Externalists reason that there is more to the mind than head-based functionalist information processing. Such processing must be analyzed along with environmental relations. I term this approach “envirofunctionalism.” For externalists, the problem with functionalism is not a lack of essential ties to particulars of biology or any physical structure, but limited scope. The arguments of Chalmers, Clark, Putnam, and Burge against internalism convinced most philosophers that the mind cannot be found entirely within the scope of the brain—we must bring in environmental relations to understand meaning. We can think of this larger scope as envirofunctional- ism. However, it is unclear how envirofunctionalist accounts could adequately explain consciousness. Think of the replicant example discussed by Noe. Noe regards it as an empirical question whether a robot with a digital computer brain could be conscious or not. There are no success criteria other than how the robot functions—functionalism is not judged by other standards.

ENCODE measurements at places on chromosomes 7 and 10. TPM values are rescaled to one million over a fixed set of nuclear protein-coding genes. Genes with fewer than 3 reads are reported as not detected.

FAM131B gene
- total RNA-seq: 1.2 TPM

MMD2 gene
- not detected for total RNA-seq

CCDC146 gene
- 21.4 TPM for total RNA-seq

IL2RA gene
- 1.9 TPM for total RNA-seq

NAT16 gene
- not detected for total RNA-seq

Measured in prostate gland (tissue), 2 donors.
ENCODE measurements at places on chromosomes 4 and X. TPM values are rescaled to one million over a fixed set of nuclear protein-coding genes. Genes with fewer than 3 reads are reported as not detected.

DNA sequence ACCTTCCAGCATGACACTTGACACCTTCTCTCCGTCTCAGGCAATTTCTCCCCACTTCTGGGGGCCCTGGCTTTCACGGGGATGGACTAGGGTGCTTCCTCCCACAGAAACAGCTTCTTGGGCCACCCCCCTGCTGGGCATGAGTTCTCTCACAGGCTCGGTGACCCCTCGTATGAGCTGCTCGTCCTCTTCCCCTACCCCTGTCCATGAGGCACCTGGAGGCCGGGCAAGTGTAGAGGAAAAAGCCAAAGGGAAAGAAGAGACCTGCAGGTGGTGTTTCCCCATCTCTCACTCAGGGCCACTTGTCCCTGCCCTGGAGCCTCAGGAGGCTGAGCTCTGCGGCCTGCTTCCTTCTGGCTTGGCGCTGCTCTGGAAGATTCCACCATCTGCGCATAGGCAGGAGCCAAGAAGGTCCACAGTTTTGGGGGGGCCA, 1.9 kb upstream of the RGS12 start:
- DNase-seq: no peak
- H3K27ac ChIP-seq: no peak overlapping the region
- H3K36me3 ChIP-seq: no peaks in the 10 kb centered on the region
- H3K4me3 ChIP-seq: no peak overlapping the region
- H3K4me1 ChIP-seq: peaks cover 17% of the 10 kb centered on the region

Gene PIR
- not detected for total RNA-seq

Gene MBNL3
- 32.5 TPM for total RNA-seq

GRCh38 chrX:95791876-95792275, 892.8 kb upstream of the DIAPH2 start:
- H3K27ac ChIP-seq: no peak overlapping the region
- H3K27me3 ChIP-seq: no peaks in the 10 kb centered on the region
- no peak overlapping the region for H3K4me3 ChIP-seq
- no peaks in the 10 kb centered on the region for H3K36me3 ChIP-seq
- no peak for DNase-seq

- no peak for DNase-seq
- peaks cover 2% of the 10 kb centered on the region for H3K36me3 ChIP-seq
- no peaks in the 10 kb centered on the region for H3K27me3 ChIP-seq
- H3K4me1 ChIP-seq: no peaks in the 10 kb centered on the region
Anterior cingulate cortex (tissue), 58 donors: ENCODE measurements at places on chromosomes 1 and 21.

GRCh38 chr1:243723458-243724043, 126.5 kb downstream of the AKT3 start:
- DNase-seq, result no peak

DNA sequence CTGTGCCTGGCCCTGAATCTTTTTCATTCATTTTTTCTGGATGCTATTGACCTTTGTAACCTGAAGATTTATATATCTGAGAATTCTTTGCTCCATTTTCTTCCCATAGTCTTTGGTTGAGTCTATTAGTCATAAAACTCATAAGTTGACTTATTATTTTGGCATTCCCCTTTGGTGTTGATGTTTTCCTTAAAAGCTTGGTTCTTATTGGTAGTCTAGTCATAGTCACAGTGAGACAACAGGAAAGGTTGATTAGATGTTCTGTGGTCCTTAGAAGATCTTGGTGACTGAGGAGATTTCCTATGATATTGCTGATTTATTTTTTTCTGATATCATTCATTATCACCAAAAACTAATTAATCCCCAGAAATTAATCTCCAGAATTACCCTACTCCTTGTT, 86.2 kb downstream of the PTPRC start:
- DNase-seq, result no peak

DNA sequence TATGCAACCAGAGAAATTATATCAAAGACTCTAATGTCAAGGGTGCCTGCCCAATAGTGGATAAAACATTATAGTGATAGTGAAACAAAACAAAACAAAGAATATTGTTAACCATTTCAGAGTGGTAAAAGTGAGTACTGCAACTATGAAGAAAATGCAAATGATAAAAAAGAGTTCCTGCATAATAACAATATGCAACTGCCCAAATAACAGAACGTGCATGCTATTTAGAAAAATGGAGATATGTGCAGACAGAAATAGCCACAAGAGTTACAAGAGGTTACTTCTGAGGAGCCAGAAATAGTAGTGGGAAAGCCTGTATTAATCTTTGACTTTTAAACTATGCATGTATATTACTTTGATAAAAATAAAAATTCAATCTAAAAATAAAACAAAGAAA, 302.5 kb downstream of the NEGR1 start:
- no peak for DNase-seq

Functionalism is detached from the particulars of physics. In a functionalist account, there are no brain correlates of consciousness because functionalism is relationally defined and correlates are physical. So tests for consciousness from a functionalist perspective cannot be about physical processes or structures. That is why Noe redefines neurobiology as a functional notion. If neurobiology had genuine biological causal powers of consciousness, then it would be problematic for the functionalist. Then consciousness could not be given an adequate functionalist explication. It is true that №ё takes on an embodied externalist perspective, which involves interaction between a robot and the world, but this interaction is described in terms of structures whose physical realization is incidental. The robot might contain hydraulics, steel, and so forth—we don’t know. The environment could be something other than earthly. Functionalism lacks physical criteria for mind and consciousness, and №ё^ envirofunctionalist version of functionalism adds none. The same goes for externalism generally. Externalism extends functionalism with abstract causal relations while preserving its formal nature—it is functionalism in and beyond the skull. At the beginning of this book, I asked if the conceptual mind could solve the problem of consciousness. At a scientific level of analysis, I think it can but not through functionalism, whether environmentally scoped or not. Abstract characterization of functional organization, processes, and behavior is insufficient. The philosophical temptation has been to remain at an abstract conceptual level, but we need to know what physically causes experience. This is the task of brain science.